There are three main kinds of kingfishers – river kingfishers, tree kingfishers and water kingfishers, but all three families of this bird share the same features. They have large heads, short, stubby tails and sharp pointed bills and are not much larger in size than the sparrow. They are common birds, found in all parts of the world. They live in woodland and wetland areas and mainly dive for their food, which is primarily small fish. They do eat frogs, crayfish, and insects and the tree kingfishers also eat snakes. One of the unique characteristics of these birds is that they beat their food to death by banging it on some object, such as a rock or a tree.

They have good vision and can see well when swimming underwater. Their eyes have an egg-shaped design that has evolved to allow the birds to see in two different environments – on land and under water. They nest in tunnels in areas where there are streams and rivers and their eggs are pure white.

Kingfishers sport very bright colors. The underbelly is bright orange with a large white bob. They have bluish-green wings and the back and tail are bright blue. The head of this bird is also blue with orange marks located behind and above the eyes. The legs are orange in color. It is when the birds are in flight that all these colors are most noticeable. The only way to distinguish between the male and female of the species is by the orange color of the female’s bill.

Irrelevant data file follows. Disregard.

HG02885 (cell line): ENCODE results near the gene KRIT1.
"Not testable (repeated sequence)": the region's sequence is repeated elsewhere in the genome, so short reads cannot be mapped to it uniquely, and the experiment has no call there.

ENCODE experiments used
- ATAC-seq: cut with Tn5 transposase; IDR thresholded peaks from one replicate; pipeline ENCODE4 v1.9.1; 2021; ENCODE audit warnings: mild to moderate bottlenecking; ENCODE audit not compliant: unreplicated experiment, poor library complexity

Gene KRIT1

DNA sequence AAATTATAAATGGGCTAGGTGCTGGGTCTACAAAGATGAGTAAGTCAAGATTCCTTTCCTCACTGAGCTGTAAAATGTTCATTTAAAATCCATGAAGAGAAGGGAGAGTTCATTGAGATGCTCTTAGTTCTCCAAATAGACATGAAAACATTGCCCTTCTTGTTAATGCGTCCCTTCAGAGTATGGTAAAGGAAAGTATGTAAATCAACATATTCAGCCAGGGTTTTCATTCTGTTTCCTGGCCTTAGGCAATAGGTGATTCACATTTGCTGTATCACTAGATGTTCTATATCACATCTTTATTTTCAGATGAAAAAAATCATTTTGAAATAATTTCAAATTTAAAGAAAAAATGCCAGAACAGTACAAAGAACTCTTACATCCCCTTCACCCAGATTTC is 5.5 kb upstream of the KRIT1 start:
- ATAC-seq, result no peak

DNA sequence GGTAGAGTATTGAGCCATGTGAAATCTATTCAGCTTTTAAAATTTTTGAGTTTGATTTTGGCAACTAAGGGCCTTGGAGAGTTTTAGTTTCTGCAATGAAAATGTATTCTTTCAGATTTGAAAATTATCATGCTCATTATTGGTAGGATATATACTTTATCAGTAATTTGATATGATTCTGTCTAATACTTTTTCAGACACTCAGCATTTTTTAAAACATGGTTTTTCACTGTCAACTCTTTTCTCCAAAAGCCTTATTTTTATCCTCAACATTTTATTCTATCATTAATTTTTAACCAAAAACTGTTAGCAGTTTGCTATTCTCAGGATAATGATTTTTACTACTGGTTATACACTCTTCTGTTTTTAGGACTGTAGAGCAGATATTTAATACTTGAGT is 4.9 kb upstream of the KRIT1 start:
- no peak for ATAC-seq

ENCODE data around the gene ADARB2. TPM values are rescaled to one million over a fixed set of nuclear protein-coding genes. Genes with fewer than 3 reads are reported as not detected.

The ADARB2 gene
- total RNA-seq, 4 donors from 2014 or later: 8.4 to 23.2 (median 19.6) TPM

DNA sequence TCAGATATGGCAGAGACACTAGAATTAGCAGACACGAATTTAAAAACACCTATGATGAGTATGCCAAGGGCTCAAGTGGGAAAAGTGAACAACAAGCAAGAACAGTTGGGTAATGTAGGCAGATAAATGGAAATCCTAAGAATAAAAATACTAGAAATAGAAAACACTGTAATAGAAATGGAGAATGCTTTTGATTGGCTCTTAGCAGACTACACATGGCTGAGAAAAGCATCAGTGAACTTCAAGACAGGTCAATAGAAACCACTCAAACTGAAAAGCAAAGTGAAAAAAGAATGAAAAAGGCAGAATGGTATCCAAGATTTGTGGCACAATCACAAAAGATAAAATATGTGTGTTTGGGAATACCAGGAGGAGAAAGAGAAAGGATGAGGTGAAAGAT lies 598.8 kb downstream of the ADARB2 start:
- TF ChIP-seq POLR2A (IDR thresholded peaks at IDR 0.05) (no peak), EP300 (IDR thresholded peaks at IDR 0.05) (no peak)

When a kingfisher is hunting for food, it rests on a tree branch or a favorite place close to the water where it can watch for signs of fish. As soon as it spots a fish, it will dive into the water beak first. Once it catches the fish, it will fly back to its nest and will proceed to beat it against the perch until the fish is dead. Then it will eat the fish head first. Once it has eaten the fish, it will regurgitate the bones.

These birds do have a courtship ritual in the spring. The male brings a fish to a female and attempts to feed it to her. He may have to repeat this process with several females before being successful. After each unsuccessful attempt, the male will eat the fish and hunt for another. A female lays from 6 to 10 eggs and both the male and female take turns incubating the eggs for about 20 days.